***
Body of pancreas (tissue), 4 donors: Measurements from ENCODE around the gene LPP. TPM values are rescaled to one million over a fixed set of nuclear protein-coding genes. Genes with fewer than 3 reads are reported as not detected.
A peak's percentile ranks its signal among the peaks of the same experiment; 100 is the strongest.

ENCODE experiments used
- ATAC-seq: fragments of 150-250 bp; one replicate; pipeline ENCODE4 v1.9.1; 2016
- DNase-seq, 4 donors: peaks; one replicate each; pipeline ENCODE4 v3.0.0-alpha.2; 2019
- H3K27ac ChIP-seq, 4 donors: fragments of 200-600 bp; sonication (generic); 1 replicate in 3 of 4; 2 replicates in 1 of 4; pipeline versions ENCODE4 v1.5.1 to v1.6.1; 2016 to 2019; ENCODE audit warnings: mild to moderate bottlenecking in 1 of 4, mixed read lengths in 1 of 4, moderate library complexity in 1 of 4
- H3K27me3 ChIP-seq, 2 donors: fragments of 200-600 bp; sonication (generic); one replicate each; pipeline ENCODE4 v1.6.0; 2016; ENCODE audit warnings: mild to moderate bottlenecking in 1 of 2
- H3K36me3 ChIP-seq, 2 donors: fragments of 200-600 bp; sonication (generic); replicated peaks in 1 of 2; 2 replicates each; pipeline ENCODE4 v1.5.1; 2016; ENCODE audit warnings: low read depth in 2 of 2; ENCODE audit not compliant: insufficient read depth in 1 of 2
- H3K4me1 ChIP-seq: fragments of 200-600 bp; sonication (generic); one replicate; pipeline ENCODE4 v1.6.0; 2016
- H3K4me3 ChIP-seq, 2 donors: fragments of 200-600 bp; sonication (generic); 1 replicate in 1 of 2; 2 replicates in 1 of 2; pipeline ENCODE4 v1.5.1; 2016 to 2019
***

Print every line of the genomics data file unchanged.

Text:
Body of pancreas (tissue), 4 donors: Measurements from ENCODE around the gene LPP. TPM values are rescaled to one million over a fixed set of nuclear protein-coding genes. Genes with fewer than 3 reads are reported as not detected.
A peak's percentile ranks its signal among the peaks of the same experiment; 100 is the strongest.

ENCODE experiments used
- ATAC-seq: fragments of 150-250 bp; one replicate; pipeline ENCODE4 v1.9.1; 2016
- DNase-seq, 4 donors: peaks; one replicate each; pipeline ENCODE4 v3.0.0-alpha.2; 2019
- H3K27ac ChIP-seq, 4 donors: fragments of 200-600 bp; sonication (generic); 1 replicate in 3 of 4; 2 replicates in 1 of 4; pipeline versions ENCODE4 v1.5.1 to v1.6.1; 2016 to 2019; ENCODE audit warnings: mild to moderate bottlenecking in 1 of 4, mixed read lengths in 1 of 4, moderate library complexity in 1 of 4
- H3K27me3 ChIP-seq, 2 donors: fragments of 200-600 bp; sonication (generic); one replicate each; pipeline ENCODE4 v1.6.0; 2016; ENCODE audit warnings: mild to moderate bottlenecking in 1 of 2
- H3K36me3 ChIP-seq, 2 donors: fragments of 200-600 bp; sonication (generic); replicated peaks in 1 of 2; 2 replicates each; pipeline ENCODE4 v1.5.1; 2016; ENCODE audit warnings: low read depth in 2 of 2; ENCODE audit not compliant: insufficient read depth in 1 of 2
- H3K4me1 ChIP-seq: fragments of 200-600 bp; sonication (generic); one replicate; pipeline ENCODE4 v1.6.0; 2016
- H3K4me3 ChIP-seq, 2 donors: fragments of 200-600 bp; sonication (generic); 1 replicate in 1 of 2; 2 replicates in 1 of 2; pipeline ENCODE4 v1.5.1; 2016 to 2019